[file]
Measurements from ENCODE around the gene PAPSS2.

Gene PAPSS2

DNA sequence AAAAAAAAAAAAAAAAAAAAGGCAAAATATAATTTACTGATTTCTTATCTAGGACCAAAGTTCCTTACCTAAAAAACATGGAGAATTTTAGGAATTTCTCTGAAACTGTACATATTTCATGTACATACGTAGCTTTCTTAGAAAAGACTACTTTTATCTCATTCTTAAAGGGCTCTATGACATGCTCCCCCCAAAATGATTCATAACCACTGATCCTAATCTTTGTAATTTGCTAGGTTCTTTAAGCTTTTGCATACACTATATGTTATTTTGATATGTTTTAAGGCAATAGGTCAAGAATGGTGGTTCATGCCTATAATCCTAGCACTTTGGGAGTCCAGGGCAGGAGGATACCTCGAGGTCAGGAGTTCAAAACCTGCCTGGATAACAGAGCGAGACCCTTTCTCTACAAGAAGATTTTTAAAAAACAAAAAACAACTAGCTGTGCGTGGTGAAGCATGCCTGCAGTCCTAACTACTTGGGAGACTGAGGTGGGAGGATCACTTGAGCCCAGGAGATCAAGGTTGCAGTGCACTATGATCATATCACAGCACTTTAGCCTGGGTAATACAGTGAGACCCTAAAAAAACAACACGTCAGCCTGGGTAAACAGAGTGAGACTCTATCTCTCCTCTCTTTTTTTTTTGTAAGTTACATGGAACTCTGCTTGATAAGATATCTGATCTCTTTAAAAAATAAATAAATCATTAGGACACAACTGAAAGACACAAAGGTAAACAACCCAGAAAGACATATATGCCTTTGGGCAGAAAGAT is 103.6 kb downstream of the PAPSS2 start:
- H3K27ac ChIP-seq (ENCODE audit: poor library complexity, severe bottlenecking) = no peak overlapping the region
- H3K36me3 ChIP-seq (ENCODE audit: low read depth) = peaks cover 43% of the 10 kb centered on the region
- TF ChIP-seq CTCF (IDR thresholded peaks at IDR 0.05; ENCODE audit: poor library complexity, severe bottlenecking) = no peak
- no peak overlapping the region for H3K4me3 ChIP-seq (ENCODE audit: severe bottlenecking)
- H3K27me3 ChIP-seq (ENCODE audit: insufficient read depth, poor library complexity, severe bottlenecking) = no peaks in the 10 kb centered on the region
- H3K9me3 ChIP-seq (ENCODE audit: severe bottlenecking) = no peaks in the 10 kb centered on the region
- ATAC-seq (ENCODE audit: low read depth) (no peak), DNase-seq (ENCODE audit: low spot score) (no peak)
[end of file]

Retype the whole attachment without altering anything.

Measurements from ENCODE around the gene PAPSS2.

Gene PAPSS2

DNA sequence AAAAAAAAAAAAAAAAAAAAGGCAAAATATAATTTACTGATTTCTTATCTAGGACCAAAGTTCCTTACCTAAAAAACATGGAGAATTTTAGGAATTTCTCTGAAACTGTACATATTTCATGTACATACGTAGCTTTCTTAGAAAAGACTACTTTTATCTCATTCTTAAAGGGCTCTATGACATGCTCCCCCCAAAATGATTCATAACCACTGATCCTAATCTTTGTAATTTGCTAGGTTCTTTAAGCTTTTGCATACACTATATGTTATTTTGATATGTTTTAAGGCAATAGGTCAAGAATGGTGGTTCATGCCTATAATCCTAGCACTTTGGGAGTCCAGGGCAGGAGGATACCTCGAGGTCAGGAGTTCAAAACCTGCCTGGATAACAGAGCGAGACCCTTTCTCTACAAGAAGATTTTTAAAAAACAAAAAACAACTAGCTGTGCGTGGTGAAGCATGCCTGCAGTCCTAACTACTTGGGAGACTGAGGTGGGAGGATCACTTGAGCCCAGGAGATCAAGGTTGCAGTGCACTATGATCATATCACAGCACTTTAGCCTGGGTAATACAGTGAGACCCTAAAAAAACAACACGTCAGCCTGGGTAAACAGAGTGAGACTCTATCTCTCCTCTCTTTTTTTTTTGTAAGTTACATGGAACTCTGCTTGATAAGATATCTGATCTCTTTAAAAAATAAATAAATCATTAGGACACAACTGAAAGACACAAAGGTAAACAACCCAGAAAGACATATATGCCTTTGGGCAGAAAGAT is 103.6 kb downstream of the PAPSS2 start:
- H3K27ac ChIP-seq (ENCODE audit: poor library complexity, severe bottlenecking) = no peak overlapping the region
- H3K36me3 ChIP-seq (ENCODE audit: low read depth) = peaks cover 43% of the 10 kb centered on the region
- TF ChIP-seq CTCF (IDR thresholded peaks at IDR 0.05; ENCODE audit: poor library complexity, severe bottlenecking) = no peak
- no peak overlapping the region for H3K4me3 ChIP-seq (ENCODE audit: severe bottlenecking)
- H3K27me3 ChIP-seq (ENCODE audit: insufficient read depth, poor library complexity, severe bottlenecking) = no peaks in the 10 kb centered on the region
- H3K9me3 ChIP-seq (ENCODE audit: severe bottlenecking) = no peaks in the 10 kb centered on the region
- ATAC-seq (ENCODE audit: low read depth) (no peak), DNase-seq (ENCODE audit: low spot score) (no peak)